Bullet Journal in Data Science Projects

2 minute read

During this long holiday, the brazilian carnival, I started doing a little bit of retrospective. Thinking on how I’ve been doing my work and organizing it, and life with it. Remembering one thing that has been helping me: after an conversation with a friend and the previous (lots of) work done by my wife, I decided a few months ago to start doing a thing called bullet journal. I was searching for a long time for a way to organize

  • what I have to do
  • what I’ve done
  • what is interesting
  • and what should be avoided.

There’s also a bit of planning involved, like when should I plan for that data analysis? So after seeing how this was helping them and how easy is supposed to be, I decided to give it a go.

I started very skeptical of this, as I tried tons and tons of other methods before. But surprisingly, this thing has been working for day to day and more general tasks. For example, I have to keep track of tasks that are more managerial, like talking to one of my team members, or sending a presentation to someone. This is a task that I have to do, so I list it on my day list of tasks. I need to reserve some time do to a more deep analysis in a data set, so this is also a task, but now I have an idea of what are the things I have to do, and this helps to organize my time and my activities.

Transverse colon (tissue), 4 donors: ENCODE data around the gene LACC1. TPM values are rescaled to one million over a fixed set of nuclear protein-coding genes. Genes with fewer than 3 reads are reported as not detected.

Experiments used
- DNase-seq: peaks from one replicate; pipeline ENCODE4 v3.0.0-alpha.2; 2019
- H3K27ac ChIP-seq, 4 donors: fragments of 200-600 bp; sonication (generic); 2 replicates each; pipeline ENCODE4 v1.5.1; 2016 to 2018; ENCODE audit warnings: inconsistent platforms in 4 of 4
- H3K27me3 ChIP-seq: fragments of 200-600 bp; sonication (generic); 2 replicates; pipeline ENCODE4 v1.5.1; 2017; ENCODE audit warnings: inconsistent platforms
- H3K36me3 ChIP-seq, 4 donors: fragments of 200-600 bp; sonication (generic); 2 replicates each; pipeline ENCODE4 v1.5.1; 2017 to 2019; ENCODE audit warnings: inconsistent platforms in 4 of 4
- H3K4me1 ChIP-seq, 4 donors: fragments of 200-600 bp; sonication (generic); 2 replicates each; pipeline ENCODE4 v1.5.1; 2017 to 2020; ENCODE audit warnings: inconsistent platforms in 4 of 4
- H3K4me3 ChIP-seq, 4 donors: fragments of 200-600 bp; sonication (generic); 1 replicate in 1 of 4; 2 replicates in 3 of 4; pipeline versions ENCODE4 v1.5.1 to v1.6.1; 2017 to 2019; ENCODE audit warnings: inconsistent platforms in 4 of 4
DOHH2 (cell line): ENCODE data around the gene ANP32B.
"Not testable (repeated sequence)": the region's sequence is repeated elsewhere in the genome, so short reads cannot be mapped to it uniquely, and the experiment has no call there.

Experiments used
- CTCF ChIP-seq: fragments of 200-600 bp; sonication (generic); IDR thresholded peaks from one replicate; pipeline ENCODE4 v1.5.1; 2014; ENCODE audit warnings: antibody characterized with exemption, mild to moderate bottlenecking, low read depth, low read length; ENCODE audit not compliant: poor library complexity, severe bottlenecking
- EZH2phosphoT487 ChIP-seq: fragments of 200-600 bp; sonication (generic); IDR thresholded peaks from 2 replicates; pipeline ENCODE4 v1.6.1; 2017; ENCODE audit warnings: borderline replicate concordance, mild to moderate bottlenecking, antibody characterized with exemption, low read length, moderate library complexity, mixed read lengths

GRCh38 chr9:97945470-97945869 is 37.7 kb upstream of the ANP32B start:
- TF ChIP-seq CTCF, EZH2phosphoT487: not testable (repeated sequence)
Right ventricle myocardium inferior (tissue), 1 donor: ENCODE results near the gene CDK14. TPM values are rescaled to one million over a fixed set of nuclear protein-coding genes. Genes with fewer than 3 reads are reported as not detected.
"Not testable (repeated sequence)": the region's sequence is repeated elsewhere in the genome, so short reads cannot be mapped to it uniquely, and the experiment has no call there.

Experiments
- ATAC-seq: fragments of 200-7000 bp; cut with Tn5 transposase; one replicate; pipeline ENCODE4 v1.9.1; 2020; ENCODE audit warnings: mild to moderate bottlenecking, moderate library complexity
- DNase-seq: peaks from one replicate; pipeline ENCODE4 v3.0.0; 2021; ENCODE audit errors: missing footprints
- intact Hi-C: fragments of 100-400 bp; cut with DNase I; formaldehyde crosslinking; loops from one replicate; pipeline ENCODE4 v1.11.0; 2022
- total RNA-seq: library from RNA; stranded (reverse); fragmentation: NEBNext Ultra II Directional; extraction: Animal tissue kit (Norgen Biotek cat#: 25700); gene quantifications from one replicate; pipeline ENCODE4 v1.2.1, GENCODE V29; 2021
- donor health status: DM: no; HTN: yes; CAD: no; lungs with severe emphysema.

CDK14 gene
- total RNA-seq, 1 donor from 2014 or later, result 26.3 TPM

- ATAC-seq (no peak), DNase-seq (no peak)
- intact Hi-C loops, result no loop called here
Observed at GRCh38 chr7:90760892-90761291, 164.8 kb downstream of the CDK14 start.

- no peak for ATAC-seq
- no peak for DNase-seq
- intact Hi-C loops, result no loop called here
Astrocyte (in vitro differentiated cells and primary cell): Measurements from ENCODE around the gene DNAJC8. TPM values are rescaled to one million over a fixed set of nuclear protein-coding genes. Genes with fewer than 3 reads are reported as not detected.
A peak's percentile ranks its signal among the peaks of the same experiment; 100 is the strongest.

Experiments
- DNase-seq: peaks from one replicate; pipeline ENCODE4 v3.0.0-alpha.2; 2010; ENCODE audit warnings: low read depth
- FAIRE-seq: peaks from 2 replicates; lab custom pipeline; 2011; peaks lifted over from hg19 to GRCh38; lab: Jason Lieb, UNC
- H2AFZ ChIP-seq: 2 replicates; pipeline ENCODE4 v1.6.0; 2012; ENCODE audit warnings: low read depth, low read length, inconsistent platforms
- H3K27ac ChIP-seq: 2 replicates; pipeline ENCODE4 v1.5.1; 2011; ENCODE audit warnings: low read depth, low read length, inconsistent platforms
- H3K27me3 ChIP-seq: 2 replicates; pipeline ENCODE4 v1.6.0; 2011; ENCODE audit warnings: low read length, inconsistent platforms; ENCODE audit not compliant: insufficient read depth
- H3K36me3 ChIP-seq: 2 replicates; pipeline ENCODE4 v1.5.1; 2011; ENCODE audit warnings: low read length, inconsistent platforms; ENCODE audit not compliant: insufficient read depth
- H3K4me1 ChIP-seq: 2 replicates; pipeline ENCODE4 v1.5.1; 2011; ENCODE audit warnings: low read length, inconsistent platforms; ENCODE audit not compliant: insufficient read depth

Another thing that it helps: I have a reasonable number of meetings, and most of them are remote. I usually took what I call “tactical notes”, the notes of what was discussed on the meeting, who was there, and what are the next steps and so on. But as I take these notes during the meeting, they’re a mess that sometimes I can’t untangle a couple of days later. So I register what I have to do or remember as tasks or notes in the bullet journal, keeping a clearer history and better accountability. This can be critical when dealing with some new project or correcting an analysis. The longer term plans, like month and next six months, are also tracked there. I still keep all my meetings on my email and Outlook/Google calendar for the reminders - I’m blind (deaf?) without them.

Bullet journals can be very elaborate, with colors, bells and special pages. I try to keep mine simple, to keep the cognitive load low and also not to write much. And of course, to hide my lack of talent on drawing anything more complex than a circle. I’ve been considering my bullet journal as more or less my calendar and my lab notebook. I don’t write all experiments that I have to do there, but usually the most important ones and the process, and also where to find the documentation about it, as is usually related to the project repository. This is a higher organization level than a reproducible experiment: I try to keep the information and lessons from several experiments, keeping track of the experiments themselves. I can go back to a specific note and see what happened there.

I can try to avoid doing the same stupid mistake twice. Hopefully, I can try to repeat what was good. Hopefully. So far so good.